“Independent thinking” biased by the sinking anchor

In 1974, Kahneman and Tversky, professors of psychology at the Hebrew University, conducted an experiment. The experiment asked volunteers to estimate the percentage of seats held by African countries in the United Nations.

First, they randomly gave each group of volunteers a percentage number. Then, they hinted to the volunteers one by one that this random number was larger or smaller than the real number. Finally, the volunteers are asked to estimate a true figure.

What’s interesting is that the numbers that the volunteers finally estimated are all affected by the random numbers at the beginning. For example, two groups of volunteers received random numbers of 10% and 65%, and their final estimates were 25% and 45%, which are very close to the random numbers that these two groups of volunteers got at the beginning.

This experiment by Kahneman and Tversky is to verify the “anchor sinking effect” they previously proposed. This theory believes that before people make decisions, their thinking is often swayed by the first information they get, and the first information will be like an anchor sinking into the bottom of the sea, fixing your thinking somewhere, resulting in a preconceived and distorted understanding. .

For example, volunteers know that the numbers they get at the beginning are random and have nothing to do with the real numbers, but when estimating the real numbers, they still subconsciously anchor their estimates within a certain range of random numbers.

It is called the “sinking anchor” because this anchor is buried in the depths of consciousness. Many people do not even realize that they have been buried in the anchor, thinking that they have made decisions through independent thinking. In fact, Has been unknowingly misled by various preconceived information.

There is a very famous story about a small sandwich shop with two sales clerks, one of which always has a higher turnover than the other. You know, when buying fast food, customers generally choose the salesperson at random, and even the salesperson with a smaller queue. Therefore, no matter how many salespersons there are, in theory, their turnover should not be too different.

This phenomenon caught the boss’s attention. So, one day, he deliberately stood at the counter to observe, and then found that whenever a customer orders a meal, one of the salespersons would ask him: “Do I need to add an omelet?” The customer said yes or no Plus, the ratio is basically 1:1. Another salesperson asked: “Excuse me, do I need to add one fried egg or two fried eggs?” At this time, at least 70% of customers will subconsciously answer “add one” or “add two”, only 30% The customer requested “no eggs”.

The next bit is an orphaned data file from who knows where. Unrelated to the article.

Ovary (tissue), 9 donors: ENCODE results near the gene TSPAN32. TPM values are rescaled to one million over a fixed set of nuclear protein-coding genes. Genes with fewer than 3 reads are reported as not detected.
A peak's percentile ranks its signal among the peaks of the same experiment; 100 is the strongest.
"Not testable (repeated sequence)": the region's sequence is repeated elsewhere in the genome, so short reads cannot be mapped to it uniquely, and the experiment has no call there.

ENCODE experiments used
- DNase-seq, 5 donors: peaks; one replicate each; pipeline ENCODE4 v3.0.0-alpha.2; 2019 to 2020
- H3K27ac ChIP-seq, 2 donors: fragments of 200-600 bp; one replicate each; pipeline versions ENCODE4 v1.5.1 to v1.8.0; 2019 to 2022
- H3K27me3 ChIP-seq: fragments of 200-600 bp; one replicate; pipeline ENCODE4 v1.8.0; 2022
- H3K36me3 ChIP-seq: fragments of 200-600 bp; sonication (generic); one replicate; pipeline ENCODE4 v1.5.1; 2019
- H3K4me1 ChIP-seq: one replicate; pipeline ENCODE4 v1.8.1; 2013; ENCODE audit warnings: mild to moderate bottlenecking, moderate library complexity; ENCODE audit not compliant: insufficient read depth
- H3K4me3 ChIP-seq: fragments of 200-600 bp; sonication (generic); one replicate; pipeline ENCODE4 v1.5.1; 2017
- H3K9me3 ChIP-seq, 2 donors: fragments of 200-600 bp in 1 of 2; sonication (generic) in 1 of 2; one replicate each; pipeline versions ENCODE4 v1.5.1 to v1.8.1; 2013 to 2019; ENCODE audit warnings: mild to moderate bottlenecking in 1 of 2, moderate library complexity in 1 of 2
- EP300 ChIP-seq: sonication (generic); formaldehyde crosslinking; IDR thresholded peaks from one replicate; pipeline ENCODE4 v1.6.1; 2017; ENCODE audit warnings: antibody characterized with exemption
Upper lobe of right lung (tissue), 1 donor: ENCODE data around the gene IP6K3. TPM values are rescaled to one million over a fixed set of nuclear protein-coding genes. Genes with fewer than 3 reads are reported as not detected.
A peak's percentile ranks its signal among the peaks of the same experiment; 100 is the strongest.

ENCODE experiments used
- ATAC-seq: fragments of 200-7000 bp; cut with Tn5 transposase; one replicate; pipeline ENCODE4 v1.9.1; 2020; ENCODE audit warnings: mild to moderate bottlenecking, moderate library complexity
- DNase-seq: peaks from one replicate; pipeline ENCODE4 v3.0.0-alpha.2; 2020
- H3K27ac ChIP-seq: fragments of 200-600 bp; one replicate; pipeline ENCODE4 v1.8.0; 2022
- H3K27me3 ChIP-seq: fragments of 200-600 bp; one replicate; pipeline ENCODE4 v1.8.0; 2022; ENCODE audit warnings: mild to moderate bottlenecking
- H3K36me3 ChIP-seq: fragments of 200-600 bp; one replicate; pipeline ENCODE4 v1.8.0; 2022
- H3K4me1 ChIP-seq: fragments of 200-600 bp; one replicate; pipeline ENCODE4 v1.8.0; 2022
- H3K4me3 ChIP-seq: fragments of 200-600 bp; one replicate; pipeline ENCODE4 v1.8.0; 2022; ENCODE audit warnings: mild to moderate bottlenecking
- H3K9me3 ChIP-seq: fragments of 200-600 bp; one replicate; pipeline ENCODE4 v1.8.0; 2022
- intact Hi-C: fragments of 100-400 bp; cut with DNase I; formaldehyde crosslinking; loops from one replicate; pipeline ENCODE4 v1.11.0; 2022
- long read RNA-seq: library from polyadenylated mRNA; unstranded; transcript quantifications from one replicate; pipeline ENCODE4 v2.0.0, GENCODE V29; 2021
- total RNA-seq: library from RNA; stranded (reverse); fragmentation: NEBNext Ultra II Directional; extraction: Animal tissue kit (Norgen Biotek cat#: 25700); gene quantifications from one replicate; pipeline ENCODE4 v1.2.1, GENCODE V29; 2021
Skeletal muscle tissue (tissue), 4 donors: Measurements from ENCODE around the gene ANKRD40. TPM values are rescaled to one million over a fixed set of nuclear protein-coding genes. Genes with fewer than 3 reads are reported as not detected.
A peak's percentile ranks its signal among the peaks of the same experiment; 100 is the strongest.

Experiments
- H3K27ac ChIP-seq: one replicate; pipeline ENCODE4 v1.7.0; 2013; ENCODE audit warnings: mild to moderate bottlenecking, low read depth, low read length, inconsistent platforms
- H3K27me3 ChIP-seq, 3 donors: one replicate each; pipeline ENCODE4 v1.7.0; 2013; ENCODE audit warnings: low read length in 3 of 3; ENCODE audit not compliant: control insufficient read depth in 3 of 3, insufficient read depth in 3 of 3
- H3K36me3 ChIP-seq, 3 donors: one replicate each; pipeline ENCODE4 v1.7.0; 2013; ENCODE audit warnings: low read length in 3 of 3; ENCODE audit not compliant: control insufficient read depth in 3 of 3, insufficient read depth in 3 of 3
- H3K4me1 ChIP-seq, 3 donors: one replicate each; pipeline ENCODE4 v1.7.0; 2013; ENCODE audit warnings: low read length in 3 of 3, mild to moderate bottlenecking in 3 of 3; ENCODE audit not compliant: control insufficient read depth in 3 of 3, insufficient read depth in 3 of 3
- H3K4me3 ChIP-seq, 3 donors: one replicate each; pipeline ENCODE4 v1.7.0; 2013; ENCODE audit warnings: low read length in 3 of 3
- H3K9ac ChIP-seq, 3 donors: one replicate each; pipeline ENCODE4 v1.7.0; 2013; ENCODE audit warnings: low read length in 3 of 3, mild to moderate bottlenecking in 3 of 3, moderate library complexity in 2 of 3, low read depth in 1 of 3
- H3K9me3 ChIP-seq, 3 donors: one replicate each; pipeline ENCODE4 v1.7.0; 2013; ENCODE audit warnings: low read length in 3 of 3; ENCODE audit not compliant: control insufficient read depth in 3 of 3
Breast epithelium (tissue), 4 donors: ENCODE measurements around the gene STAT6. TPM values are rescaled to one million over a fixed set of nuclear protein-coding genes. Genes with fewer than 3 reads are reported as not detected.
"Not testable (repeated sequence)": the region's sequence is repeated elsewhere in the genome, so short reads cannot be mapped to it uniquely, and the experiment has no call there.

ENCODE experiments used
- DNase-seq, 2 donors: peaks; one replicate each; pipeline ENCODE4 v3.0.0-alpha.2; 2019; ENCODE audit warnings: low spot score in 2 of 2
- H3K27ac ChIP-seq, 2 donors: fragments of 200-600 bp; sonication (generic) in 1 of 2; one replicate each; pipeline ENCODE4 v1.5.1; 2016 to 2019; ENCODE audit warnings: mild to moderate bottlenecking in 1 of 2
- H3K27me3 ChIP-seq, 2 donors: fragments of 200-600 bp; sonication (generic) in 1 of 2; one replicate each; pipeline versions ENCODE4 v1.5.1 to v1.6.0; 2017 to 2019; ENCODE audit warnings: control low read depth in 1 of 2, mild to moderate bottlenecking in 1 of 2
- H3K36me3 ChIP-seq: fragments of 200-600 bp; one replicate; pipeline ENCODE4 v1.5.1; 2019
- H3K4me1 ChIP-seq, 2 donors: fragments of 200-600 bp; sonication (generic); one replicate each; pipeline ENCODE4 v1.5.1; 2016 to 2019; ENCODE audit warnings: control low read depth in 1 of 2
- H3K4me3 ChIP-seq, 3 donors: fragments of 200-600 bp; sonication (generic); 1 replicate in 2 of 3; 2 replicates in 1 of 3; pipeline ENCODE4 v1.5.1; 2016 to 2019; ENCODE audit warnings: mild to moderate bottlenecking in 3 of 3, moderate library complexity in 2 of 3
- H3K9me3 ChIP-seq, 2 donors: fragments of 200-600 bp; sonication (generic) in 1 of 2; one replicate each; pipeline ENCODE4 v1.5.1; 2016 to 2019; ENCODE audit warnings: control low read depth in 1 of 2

Naturally, the turnover of the latter salesperson is much higher than that of the previous salesperson.

This is a typical application of the “anchor sinking effect”. The latter salesperson succeeded in planting a “sink anchor” before the customer made a decision-he wanted to fry eggs. Therefore, the customer’s thinking range was anchored on the “need a few eggs”, only a few people would It occurred to him that he still had a third option-no eggs.

Of course, thinking anchoring is a person’s psychological reaction, and it is never easy to overcome it completely. When we think about problems, we always receive a lot of information unconsciously, thus forming a certain thinking paradigm. On the one hand, this information helps us to think, and on the other hand, it is very likely to become a kind of “sink anchor”. Set our thinking.

So, how to avoid or reduce the “anchor sinking effect”? First of all, you need to broaden your horizons as much as possible, keep learning and practice, brainstorming, and listen to other people’s suggestions and methods. The so-called “preconceptions”, in the final analysis, is that the amount of information received is too small.

The human brain is very peculiar. The less information it processes, the weaker its ability to distinguish information. On the contrary, when processing massive amounts of information, the brain will run at high speed to determine which information is valuable and which are meaningless “sink anchors.”

For example, when meeting someone for the first time, we can completely ignore the words we heard about this person and use our own eyes to make judgments, or we can collect a lot of information about this person in advance to assist The judgment of the person at the meeting. The same is true for things. When you encounter an event, you either completely ignore the previous information, analyze the nature of the matter on the spot and then make a decision, or you brainstorm and think deeply and comprehensively.

All in all, there are two important methods to avoid “anchor sinking”: one is to completely ignore all previous information and eliminate the hidden danger of “anchor sinking”-but this is actually difficult to do; the second is to collect a large amount of information and analyze it comprehensively. Question, finally make a rational judgment to minimize the impact of the “sinking anchor”.